They didn’t know what was coming. And this is important to remember because on this day following Jesus death they would have been experiencing deep grief and utter confusion. “What just happened?”

Then there is Peter…. Facing the overwhelming despair that he denied he was a follower of Christ. Can you imagine? In your Saviors most painful hour you completely disassociate with Him and deny even knowing Him. “Peter replied, “Man, I don’t know what you’re talking about!” Just as he was speaking, the rooster crowed. The Lord turned and looked straight at Peter. Then Peter remembered the word the Lord had spoken to him: “Before the rooster crows today, you will disown me three times.” And he went outside and wept bitterly.” Luke 22:60-62

For several years now we have chosen to watch the Passion of the Christ on Good Friday. Jesus was fully God and fully Man. But let’s be honest, we tend to think that Him being fully God took away from the human side of Him. He was sinless, but he wasn’t a robot void of human emotions. He experienced sadness and pain. “And being in anguish, he prayed more earnestly, and his sweat was like drops of blood falling to the ground.” Luke 22:44 As The Passion gives us a visual for what Jesus went through physically and emotionally it is clear that he is very much human.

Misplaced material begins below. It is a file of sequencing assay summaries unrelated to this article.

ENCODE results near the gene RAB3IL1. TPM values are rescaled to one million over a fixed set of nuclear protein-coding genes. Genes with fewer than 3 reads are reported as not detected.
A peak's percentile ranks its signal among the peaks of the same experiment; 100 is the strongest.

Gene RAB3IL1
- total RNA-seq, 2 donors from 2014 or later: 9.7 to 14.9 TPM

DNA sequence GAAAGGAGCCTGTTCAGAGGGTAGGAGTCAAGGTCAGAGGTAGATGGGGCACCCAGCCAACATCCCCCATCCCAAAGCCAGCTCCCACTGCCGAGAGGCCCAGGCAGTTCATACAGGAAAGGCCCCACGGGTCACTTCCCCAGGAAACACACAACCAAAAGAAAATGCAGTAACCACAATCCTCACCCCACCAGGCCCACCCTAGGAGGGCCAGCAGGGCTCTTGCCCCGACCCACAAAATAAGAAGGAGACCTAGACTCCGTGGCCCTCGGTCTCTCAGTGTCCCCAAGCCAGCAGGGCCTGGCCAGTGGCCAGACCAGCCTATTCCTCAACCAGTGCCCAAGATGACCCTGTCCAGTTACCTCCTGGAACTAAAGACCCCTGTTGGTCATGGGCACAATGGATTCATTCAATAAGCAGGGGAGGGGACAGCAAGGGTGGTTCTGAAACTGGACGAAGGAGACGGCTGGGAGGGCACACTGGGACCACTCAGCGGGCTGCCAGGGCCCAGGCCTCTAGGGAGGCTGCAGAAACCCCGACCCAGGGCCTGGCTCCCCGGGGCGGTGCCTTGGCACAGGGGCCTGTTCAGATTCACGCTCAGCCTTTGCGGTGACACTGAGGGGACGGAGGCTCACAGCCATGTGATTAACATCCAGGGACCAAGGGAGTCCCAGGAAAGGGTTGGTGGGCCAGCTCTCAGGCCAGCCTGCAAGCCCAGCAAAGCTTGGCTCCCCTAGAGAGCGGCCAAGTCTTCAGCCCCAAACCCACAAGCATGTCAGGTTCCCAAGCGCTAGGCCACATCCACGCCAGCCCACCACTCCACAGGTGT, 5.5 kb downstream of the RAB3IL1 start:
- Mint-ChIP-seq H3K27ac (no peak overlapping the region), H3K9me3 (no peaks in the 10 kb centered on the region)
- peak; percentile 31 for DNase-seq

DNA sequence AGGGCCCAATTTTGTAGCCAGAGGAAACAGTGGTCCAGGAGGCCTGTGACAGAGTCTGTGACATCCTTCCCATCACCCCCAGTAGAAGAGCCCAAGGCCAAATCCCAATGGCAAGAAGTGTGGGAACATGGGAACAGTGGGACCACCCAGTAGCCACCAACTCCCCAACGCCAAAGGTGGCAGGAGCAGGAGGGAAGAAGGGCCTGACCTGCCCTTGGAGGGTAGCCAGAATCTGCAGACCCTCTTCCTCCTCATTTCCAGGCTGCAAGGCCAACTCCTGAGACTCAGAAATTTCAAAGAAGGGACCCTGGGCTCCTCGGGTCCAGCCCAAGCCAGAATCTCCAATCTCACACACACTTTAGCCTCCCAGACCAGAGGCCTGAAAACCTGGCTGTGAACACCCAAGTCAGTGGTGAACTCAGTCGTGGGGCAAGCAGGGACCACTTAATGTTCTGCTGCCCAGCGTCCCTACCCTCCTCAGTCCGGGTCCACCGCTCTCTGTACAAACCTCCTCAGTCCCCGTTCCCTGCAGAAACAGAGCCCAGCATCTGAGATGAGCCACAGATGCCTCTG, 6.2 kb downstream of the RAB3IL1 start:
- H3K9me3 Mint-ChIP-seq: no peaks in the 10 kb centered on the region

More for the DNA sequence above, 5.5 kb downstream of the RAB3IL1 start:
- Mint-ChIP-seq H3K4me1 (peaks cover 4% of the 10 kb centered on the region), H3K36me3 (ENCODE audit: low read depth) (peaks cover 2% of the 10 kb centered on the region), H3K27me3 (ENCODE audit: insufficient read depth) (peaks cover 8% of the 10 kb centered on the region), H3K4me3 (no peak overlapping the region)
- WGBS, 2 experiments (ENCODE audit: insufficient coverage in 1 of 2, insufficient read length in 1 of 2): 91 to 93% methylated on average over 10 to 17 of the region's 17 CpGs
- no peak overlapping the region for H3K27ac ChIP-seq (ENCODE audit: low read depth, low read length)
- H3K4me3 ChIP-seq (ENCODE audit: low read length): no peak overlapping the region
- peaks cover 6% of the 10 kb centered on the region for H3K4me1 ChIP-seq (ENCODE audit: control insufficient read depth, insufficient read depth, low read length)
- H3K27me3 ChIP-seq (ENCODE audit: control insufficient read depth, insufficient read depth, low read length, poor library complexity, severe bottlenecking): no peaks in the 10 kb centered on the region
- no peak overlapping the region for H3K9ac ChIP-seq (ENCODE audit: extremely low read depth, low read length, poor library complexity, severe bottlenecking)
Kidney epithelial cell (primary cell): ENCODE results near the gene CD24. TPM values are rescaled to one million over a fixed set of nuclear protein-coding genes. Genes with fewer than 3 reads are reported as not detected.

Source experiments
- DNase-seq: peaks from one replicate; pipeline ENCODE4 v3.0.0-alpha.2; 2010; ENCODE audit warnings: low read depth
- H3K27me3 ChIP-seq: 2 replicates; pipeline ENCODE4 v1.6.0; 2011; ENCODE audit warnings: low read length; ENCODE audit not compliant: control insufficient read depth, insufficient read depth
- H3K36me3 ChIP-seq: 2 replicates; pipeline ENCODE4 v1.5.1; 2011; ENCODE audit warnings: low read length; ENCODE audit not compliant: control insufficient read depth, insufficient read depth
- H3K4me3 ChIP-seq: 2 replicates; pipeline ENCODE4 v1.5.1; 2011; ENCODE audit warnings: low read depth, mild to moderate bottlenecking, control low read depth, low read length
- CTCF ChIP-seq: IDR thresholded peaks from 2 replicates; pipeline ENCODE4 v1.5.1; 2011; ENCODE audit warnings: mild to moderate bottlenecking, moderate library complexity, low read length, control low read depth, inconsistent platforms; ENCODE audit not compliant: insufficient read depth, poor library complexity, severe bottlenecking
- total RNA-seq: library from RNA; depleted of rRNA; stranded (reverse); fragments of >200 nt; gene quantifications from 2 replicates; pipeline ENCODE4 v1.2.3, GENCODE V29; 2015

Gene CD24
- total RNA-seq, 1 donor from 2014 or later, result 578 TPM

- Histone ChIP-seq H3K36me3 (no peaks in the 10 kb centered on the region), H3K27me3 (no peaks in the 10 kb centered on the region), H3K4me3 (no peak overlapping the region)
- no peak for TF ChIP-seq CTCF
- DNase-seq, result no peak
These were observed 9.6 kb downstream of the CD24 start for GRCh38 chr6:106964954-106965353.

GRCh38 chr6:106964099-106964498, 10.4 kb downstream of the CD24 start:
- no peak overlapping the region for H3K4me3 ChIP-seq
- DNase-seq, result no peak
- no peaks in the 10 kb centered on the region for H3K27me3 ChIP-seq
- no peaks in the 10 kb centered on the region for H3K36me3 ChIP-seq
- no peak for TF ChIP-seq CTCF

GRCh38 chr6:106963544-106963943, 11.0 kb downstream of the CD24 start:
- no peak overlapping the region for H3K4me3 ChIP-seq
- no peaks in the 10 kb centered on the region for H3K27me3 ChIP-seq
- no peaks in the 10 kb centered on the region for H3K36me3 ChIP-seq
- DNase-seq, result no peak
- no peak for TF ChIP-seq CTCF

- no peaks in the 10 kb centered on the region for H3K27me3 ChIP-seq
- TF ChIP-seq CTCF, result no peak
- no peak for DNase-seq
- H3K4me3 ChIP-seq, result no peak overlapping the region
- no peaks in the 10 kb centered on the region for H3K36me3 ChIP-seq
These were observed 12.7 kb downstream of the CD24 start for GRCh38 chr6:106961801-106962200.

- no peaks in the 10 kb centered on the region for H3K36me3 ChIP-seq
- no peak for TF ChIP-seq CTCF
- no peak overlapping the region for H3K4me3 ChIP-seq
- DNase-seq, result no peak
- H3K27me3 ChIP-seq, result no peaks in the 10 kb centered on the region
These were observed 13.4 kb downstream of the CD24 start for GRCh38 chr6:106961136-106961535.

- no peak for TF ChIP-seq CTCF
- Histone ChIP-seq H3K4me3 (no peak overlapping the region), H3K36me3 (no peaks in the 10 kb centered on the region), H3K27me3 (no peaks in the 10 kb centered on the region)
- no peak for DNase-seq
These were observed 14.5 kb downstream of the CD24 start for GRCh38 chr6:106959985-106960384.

Obedience, grace and love.

“Here is my servant, whom I uphold, my chosen one in whom I delight; I will put my Spirit on him, and he will bring justice to the nations. He will not shout or cry out, or raise his voice in the streets. A bruised reed he will not break, and a smoldering wick he will not snuff out. In faithfulness he will bring forth justice; he will not falter or be discouraged till he establishes justice on earth. In his teaching the islands will put their hope.” Isaiah‬ ‭42:1-4‬

“For the joy set before him he endured the cross, scorning its shame, and sat down at the right hand of the throne of God.” Hebrews‬ ‭12:2‬B